Dress rehearsals are a common element of life. Sports teams typically have walk-throughs, weddings have rehearsal dinners, and plays have dress rehearsals. These are standard practices that don’t change much but are quite valuable. Likewise, transportation agencies and professionals use modeling to simulate how changes to our transportation infrastructure will impact traffic flow.
Where modeling differs greatly from other everyday dress rehearsals is that with technology and innovation, modeling methods can, and do, evolve. During the Texas Department of Transportation’s (TxDOT‘s) Zaragoza/Interstate Highway 10 (I-10) interchange project in El Paso, Texas, Texas Transportation Institute (TTI) Associate Research Scientist Jeff Shelton was charged with providing simulation models for evaluation purposes, but also discovered an innovative modeling method in the process.
While evaluating multiple scenarios for the Zaragoza/I-10 interchange project, Shelton determined that no single modeling method was capable of accurately simulating the scenarios this project presented. Typically, researchers use either a macroscopic, mesoscopic or microscopic model resolution depending on the situations presented by a project, but for this project Shelton found using all the model resolutions together to be advantageous over traditional methods.
“The macro, meso and micro models are not mutually exclusive,” explains Shelton. “They actually complement one another and can accomplish optimal modeling capabilities. By retaining the best characteristics of each model and then integrating them, a more holistic, more complete simulation is possible.”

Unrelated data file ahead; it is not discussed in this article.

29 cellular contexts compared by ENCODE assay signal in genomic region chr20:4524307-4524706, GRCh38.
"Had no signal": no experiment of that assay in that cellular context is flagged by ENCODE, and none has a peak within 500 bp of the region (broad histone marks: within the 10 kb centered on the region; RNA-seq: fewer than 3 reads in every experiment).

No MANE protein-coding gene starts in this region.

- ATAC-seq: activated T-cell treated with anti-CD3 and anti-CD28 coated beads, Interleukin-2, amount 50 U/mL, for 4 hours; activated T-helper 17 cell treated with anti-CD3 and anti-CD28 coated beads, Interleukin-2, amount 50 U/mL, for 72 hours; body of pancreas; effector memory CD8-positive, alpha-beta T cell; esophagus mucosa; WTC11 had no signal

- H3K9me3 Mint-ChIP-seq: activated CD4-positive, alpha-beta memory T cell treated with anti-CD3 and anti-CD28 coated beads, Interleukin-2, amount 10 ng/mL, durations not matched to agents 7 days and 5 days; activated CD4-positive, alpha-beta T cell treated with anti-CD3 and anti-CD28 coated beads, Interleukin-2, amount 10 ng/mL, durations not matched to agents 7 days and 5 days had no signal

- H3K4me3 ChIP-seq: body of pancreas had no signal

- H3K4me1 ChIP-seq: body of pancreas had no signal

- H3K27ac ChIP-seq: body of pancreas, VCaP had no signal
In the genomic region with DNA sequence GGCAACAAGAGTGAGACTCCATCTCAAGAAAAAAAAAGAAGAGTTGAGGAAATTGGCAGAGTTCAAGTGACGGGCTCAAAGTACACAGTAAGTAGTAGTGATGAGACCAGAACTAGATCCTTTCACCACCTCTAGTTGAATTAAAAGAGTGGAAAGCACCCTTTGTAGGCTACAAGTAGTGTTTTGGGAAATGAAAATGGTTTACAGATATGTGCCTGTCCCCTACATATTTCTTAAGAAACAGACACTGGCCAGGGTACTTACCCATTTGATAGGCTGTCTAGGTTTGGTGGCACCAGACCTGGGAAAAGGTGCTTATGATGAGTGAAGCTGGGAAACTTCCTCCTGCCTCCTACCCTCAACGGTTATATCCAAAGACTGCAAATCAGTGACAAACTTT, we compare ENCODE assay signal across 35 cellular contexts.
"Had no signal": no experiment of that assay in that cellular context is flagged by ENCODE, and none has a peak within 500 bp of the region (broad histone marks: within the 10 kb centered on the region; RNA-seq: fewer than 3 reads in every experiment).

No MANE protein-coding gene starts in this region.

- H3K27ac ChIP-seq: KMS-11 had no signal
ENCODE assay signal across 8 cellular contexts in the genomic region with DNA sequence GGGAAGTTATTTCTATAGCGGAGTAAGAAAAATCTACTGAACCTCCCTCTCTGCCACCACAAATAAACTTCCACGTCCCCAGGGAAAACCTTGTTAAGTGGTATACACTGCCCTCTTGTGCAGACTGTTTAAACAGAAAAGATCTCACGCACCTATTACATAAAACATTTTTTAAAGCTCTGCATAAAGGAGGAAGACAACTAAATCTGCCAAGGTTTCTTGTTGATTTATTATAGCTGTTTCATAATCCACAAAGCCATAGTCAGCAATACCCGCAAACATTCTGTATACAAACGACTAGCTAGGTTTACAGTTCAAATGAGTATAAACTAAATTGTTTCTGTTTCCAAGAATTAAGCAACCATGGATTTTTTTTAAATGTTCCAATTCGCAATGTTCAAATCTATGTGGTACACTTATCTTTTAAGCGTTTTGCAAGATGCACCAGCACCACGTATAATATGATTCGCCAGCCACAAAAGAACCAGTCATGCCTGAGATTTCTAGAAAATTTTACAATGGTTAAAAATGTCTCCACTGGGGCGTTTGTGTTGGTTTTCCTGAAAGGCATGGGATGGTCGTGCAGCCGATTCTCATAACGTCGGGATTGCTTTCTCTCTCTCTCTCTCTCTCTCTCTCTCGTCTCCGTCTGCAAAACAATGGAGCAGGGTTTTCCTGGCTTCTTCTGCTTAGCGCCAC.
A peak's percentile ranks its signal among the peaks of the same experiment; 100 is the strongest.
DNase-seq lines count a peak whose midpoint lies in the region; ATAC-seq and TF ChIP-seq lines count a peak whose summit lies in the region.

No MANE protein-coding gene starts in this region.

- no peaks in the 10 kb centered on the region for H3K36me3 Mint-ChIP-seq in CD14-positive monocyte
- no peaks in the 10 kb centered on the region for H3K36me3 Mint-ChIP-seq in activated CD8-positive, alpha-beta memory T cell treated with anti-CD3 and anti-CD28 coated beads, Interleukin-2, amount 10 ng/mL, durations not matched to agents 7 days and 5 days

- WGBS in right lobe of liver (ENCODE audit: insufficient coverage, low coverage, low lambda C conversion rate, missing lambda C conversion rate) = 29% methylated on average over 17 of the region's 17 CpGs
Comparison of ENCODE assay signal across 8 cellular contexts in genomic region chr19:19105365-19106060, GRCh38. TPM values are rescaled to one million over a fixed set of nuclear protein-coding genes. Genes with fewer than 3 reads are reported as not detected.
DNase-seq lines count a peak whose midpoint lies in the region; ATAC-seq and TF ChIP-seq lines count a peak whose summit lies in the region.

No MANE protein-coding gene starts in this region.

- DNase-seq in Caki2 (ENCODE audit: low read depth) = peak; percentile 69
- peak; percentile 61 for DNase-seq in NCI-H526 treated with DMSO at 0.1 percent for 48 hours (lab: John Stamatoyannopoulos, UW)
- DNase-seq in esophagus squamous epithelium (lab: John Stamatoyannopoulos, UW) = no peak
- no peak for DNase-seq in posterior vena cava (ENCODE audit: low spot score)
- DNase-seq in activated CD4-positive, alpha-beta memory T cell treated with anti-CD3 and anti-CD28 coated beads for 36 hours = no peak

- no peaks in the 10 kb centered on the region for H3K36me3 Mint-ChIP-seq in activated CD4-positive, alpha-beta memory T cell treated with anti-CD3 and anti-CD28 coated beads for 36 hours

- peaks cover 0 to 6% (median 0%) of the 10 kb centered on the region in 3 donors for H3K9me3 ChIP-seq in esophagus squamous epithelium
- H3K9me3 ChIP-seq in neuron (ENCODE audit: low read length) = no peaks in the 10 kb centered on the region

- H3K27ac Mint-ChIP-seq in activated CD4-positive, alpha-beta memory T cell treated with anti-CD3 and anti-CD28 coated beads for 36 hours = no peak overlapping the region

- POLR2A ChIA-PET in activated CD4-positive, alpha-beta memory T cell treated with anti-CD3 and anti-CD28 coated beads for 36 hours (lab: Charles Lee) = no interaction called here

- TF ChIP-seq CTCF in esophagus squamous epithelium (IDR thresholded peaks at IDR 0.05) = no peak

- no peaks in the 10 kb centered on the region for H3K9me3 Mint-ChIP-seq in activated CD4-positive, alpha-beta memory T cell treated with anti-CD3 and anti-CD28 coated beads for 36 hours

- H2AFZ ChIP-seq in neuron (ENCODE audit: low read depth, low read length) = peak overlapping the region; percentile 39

Multi-resolution modeling (MRM) proved to be that more complete modeling system during the project because it did just what Shelton believed it could do — it provided a more thorough and accurate simulation of the scenarios than any one single model resolution could have done. The most challenging aspect of MRM was retaining consistency between the different resolution models to ensure its accuracy.
“The project team literally spent weeks converting data for MRM during the interchange project, so I knew that MRM would need to become a more time-efficient modeling technique,” says Shelton. “We worked with PTV America and the University of Arizona in developing tools that integrate VISUM, DynusT and VISSIM [various model resolution tools] and make MRM much more time efficient.”
The tools they developed are the VISUM-DynusT Converter (VDC) and the DynusT-VISSIM Converter (DVC). Transportation planners can use the VDC tool to run dynamic traffic assignment (DTA) in their travel demand models and analyze the temporal and spatial distribution of traffic at any given time. Traffic engineers can use the DVC tool by converting over sub-areas from the regional mesoscopic model and converting them to a microscopic model with a high level of fidelity for detailed analyses. With the VDC and DVC tools, MRM actually presents a cost benefit because data that were taking weeks to convert can now be converted in hours.
“It comes as no surprise to me that Jeff has found a way to make a more complete and efficient modeling method because I have seen him use many different techniques on projects to ensure that the quality and accuracy of his work are at the highest level,” says Gus Sanchez, project manager for TxDOT.